Lewis Cass ISD North Pointe graduates four

Published 8:00 am Wednesday, May 28, 2014

The 2014 graduates pose for pictures following the ceremony. From left: Zachary Gant, Clayton Warren, ISD Superintendent Robert Colby, Amanda Haskins and Kenneth Chaney. (Leader photo/TED YOAKUM)

The 2014 graduates pose for pictures following the ceremony. From left: Zachary Gant, Clayton Warren, ISD Superintendent Robert Colby, Amanda Haskins and Kenneth Chaney. (Leader photo/TED YOAKUM)

When Kenneth Chaney first entered Molly High’s classroom, he rarely spoke.

Recalling her student’s first experiences at North Pointe, Lewis Cass Intermediate School District’s learning program for adults with disabilities, High explained that her student had trouble communicating with her and his classmates. When he did speak, he merely copied the words of others, High said.

Chaney was eventually given an iPad with a special application that would allow him to form and display sentences, which High and others hoped would provide him with a successful alternative to speaking.

It was then that Chaney found his voice, High said.

“This was not an option for Kenny,” she said. “He refused to use [the device], and he told me he was
going to talk. And he did.”

Chaney, 23, of Dowagiac, was one of four students who graduated from the North Pointe Center during its annual commencement ceremony last week. Joining Chaney in receiving diplomas for successful completion of the program were Zachary Gant, 20, of Dowagiac; Amanda Haskins, 26, of Dowagiac; and Clayton Warren, 24, of Marcellus.

Educators and administrators with North Pointe and the ISD delivered remarks during the ceremony, which was held at the special education center on Orchard Street. The staff told the four students and their families and friends in the audience of the pride they felt in seeing them accomplish their goals, to move on to the next phase of their lives.

“There’s been too many cases where kids come to us with preconceived notions,” High said. “Others have already determined what these students here can and can’t do. We don’t accept that.”

High worked extensively with Chaney, Gant and Warren over the last several years, helping them navigate through their disabilities to learn how to live independently, she said. Each of them surprised her with the progress they made since first entering her tutelage, she said.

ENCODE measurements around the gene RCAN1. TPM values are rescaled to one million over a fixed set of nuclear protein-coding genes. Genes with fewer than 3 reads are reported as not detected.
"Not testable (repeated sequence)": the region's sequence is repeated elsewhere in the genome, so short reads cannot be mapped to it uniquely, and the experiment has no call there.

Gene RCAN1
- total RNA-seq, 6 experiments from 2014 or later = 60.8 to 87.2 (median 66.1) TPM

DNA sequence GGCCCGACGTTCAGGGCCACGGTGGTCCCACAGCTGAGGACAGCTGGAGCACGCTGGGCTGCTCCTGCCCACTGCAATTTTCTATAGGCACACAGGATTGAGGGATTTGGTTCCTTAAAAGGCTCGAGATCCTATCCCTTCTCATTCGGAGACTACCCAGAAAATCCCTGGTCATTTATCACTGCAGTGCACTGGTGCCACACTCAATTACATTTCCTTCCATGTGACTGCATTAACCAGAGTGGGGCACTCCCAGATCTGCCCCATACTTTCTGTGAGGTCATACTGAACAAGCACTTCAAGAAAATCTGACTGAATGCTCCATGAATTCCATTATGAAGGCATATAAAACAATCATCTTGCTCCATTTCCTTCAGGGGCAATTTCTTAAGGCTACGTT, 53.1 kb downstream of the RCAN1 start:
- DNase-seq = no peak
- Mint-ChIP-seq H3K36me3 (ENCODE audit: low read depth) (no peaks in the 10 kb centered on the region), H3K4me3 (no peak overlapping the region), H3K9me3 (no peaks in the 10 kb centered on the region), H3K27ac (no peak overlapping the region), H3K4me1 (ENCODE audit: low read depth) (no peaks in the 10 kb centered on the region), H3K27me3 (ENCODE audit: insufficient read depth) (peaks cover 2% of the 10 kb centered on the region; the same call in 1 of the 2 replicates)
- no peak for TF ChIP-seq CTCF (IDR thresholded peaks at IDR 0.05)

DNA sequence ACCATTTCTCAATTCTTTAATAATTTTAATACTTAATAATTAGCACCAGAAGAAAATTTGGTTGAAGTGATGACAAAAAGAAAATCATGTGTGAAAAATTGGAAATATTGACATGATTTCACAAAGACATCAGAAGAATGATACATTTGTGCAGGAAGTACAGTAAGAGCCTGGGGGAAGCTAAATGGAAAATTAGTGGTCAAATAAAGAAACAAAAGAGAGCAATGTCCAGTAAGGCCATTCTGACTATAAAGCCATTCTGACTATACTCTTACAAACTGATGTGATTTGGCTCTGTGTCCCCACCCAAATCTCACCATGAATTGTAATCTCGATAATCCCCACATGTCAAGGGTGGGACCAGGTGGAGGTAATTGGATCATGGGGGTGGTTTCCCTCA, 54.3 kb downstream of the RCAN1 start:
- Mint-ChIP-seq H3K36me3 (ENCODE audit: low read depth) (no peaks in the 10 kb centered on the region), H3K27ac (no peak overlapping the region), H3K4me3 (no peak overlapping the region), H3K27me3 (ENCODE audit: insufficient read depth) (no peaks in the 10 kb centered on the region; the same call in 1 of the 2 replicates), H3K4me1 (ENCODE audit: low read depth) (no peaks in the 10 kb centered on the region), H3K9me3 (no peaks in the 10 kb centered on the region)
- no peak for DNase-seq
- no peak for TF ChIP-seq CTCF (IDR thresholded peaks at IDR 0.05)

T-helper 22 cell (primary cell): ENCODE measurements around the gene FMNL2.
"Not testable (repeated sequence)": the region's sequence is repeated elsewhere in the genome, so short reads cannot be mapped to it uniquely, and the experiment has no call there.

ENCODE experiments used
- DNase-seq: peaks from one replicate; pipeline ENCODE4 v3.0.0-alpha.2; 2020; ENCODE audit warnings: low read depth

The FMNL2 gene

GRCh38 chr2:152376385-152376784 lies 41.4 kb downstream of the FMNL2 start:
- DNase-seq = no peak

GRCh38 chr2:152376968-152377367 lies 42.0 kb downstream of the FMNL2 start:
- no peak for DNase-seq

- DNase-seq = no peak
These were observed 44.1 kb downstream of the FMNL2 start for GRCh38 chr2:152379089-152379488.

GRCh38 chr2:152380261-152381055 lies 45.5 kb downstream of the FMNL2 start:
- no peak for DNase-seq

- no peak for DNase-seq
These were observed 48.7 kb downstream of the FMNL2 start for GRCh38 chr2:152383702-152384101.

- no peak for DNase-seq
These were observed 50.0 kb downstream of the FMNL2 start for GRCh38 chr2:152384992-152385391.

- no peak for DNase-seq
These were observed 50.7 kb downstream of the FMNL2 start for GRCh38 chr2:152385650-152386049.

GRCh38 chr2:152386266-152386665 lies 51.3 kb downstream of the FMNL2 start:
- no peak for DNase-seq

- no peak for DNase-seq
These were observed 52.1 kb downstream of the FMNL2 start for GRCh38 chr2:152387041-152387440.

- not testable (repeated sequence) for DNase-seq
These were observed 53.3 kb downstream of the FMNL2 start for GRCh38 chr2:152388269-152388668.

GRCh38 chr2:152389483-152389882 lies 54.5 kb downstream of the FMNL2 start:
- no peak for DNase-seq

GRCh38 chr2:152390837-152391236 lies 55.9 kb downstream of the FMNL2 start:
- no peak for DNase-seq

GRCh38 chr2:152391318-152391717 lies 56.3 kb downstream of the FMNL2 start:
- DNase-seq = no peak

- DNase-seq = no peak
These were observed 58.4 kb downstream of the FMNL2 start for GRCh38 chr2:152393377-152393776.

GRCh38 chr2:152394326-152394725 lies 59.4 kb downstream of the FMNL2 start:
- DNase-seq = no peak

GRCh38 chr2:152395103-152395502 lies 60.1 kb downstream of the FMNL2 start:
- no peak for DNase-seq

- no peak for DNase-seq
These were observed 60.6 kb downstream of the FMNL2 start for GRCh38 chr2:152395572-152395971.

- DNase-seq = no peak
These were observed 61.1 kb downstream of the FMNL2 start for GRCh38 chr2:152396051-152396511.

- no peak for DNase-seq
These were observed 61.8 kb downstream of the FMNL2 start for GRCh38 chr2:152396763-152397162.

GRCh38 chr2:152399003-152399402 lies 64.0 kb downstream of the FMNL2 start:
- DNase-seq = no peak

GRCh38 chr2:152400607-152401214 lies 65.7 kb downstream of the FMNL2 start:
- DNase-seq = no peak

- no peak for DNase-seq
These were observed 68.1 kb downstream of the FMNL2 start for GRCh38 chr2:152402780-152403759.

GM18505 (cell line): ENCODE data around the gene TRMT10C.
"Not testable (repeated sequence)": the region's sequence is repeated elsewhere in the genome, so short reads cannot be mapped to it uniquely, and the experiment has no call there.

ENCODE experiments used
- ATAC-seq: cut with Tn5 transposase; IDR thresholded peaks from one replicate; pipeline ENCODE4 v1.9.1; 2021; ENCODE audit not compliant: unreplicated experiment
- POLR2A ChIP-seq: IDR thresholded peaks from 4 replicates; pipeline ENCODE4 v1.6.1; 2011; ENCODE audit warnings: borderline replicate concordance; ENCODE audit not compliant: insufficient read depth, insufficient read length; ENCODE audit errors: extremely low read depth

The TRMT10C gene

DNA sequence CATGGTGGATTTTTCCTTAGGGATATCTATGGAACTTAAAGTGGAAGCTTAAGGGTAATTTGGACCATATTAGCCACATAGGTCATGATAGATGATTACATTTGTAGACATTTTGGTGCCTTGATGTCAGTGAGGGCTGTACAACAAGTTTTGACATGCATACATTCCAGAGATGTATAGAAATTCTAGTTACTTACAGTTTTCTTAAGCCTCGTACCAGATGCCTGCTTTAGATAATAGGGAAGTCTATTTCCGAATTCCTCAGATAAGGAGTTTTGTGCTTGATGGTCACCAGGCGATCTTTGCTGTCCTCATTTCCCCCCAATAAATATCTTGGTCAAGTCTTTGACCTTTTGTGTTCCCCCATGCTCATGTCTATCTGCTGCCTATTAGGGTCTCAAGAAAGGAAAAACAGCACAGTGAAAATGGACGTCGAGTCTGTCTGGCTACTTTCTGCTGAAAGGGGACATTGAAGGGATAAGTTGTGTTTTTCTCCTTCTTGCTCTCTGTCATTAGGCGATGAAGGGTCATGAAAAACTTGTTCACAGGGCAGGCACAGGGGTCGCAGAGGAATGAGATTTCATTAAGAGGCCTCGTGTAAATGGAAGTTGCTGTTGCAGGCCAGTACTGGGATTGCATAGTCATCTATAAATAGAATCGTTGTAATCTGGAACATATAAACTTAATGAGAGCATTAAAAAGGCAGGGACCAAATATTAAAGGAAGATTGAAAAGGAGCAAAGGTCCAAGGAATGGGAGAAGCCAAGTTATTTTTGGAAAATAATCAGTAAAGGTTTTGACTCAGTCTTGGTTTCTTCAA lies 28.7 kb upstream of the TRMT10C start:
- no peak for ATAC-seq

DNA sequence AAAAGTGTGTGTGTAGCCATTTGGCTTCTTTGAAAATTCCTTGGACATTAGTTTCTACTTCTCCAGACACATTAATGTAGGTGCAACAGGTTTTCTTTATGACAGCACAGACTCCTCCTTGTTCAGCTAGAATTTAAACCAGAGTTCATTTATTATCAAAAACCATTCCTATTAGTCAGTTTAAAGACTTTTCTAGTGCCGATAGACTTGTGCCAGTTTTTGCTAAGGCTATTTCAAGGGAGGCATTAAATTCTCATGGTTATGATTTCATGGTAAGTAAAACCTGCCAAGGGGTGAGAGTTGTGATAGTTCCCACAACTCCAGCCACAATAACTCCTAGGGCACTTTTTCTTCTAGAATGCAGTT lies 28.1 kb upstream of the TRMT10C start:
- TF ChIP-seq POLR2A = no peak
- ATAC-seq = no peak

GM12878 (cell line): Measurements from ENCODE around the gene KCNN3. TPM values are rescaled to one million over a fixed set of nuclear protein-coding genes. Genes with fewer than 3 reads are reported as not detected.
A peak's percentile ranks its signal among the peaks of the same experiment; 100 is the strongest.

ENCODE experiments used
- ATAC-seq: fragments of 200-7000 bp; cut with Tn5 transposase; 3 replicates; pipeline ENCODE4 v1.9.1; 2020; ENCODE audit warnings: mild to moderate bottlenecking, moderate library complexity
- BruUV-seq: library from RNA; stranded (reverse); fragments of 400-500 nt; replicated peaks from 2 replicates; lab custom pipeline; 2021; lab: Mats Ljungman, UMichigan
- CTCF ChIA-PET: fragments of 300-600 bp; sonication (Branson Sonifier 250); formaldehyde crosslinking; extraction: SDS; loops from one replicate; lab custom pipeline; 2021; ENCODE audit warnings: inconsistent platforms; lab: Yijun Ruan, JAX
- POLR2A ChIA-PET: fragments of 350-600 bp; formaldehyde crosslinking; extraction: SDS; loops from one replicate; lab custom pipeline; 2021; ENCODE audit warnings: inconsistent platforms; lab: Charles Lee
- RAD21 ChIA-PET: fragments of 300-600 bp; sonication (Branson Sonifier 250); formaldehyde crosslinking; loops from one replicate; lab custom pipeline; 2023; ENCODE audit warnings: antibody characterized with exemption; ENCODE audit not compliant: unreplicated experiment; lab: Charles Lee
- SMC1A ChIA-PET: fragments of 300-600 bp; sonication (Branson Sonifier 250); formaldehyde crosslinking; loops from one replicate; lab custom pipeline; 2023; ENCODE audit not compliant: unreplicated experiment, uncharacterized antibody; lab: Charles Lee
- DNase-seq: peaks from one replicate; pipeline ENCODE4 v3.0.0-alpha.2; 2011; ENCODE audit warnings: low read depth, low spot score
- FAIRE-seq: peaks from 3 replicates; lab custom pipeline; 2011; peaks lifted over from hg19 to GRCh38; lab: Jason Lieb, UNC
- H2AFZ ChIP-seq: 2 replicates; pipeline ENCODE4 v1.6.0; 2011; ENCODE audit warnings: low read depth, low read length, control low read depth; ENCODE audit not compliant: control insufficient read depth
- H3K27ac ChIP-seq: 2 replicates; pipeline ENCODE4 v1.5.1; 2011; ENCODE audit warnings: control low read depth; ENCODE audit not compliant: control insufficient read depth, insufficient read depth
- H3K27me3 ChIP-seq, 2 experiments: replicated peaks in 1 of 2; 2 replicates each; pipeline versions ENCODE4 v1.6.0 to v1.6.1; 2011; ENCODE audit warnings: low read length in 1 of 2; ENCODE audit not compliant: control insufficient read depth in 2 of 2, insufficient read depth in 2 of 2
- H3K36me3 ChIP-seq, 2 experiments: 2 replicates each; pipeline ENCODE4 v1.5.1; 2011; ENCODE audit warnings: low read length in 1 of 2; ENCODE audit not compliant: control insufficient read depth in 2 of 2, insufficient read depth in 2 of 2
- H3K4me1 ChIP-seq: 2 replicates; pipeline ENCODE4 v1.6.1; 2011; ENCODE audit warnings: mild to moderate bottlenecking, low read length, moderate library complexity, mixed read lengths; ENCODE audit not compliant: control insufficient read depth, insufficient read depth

“They have challenged my preconceived notions that I didn’t even know I had,” she said, holding back tears. “They have taught me.”

Gant, the teacher recalled, had wanted to pursue a career in the automotive industry, and was interested in attending auto classes at Dowagiac Union High School. However, she  was concerned that his reading level would present a challenge for him when it came to handling the bookwork required for the class.

“Zach was determined though,” she said. “He started volunteering to read in class. He brought his reading level up by four grades.”

Warren, on the other hand, had returned to the program last year after an extended absence to finally receive his diploma from the program, High said. Completing the program meant a lot to him, given the personal issues he has had to overcome.

“Despite the difficulties, he continues to set goals for himself,” High said. “He wanted to graduate, and he did.”

Both Gant and Warren are currently employed, and both have their driver’s licenses, High said.

Also speaking at the event was Eileen Weingarten, who taught Haskins. With her help, Haskins has learned to manage her daily life with little issues, and could even live in an apartment by herself with minimal supervision, Weingarten said.

“She has more than surpassed any goals that I have set for her,” she said.

The four graduates aren’t the only ones who are moving on from North Pointe, though. This was the last commencement ceremony for Louis Chism, the special education director with the ISD, as he plansto retire this summer.

Despite the bittersweet occasion, Chism focused on the achievements of his students in his speech, shortly before handing out diplomas to the graduates.

“These young people have come a long way,” Chism said. “This is the culmination of all of that hard work and dedication they put in, not only to graduate but to make themselves better people. And they have certainly done that.”